On Mac OS X there is no
apt-get command. apt-get is a Linux-Debian package manager, and it makes it easy to install, remove, update packages/programs/utilities on your Linux Machine.
This didn't work for me because the installation package (also known as a DMG file) isn't authenticated and the system pops up an error dialog saying that it doesn't trust the software publisher.
It also doesn't give you an easy way around this warning.
The other recommended way is to install
X-Code and it's command-line utilities. The problem being is that X-Code is nearly 4GB and will take a lot longer to install than just git. If you wanted to install the whole suite of coding tools you're usually prompted to do this whenever you type in
git in the Terminal window and a popup asking if you want to install X-Code will show up. (I clicked Not Now.)
This leads us to using a package manager called Homebrew.
Home-brew is a package manager for Mac OS X. Much like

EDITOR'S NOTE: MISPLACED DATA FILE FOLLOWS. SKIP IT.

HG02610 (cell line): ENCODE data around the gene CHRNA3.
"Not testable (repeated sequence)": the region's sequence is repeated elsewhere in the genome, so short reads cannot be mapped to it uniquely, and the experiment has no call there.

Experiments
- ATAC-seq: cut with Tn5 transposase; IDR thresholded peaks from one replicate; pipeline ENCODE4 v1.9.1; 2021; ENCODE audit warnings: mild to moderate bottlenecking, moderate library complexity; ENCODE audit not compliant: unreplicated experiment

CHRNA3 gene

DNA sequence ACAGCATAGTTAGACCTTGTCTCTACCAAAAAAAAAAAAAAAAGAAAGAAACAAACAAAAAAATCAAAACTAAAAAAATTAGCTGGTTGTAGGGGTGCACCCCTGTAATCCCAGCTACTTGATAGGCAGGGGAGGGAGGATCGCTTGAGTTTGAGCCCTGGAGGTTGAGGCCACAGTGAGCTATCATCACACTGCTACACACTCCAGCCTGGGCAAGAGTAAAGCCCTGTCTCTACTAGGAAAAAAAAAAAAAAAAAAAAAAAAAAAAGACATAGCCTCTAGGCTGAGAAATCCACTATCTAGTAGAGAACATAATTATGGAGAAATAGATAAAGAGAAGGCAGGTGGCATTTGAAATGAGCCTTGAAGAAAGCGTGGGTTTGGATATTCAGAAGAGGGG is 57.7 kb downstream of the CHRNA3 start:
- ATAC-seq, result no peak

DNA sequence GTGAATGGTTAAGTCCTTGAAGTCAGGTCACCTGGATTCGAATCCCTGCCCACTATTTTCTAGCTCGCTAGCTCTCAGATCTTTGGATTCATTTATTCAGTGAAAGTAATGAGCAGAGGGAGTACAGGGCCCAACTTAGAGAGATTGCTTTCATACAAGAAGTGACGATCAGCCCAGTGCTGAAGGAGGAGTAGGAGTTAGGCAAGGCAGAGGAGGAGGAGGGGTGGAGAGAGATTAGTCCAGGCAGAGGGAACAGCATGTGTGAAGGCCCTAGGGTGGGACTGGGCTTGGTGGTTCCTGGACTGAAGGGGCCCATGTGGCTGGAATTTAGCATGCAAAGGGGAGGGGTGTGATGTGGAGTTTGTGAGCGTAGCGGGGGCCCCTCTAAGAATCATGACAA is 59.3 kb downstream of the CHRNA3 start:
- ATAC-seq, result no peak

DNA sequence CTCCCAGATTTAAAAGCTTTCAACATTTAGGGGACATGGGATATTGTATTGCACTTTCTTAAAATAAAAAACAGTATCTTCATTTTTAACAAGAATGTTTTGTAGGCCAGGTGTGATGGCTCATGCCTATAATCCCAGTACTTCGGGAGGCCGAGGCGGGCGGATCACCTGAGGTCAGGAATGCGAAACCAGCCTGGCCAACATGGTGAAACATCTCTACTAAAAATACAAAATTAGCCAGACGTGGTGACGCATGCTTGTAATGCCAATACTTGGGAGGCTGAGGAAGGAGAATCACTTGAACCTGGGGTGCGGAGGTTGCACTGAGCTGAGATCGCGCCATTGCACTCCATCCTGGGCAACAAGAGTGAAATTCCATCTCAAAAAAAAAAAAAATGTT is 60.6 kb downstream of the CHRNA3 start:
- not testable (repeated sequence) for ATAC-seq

apt-get for Linux (I think it was inspired by). The default installation command is
ruby -e "$(curl -fsSL https://raw.githubusercontent.com/Homebrew/install/master/install)"
Which will install
git on your Mac.
Note that your Mac will try to ask you if you want to install X-Code during the Homebrew process. This is not part of Homebrew, so when you see the popup do not click the option to install/get X-Code.
The homebrew installation process should take a few minutes (less than 5) and it should not take up a lot of space.
To check if you have git installed properly simply open up
Terminal and then type in
git --version this should echo a line saying
git version 2.3.8 (or something to that effect.
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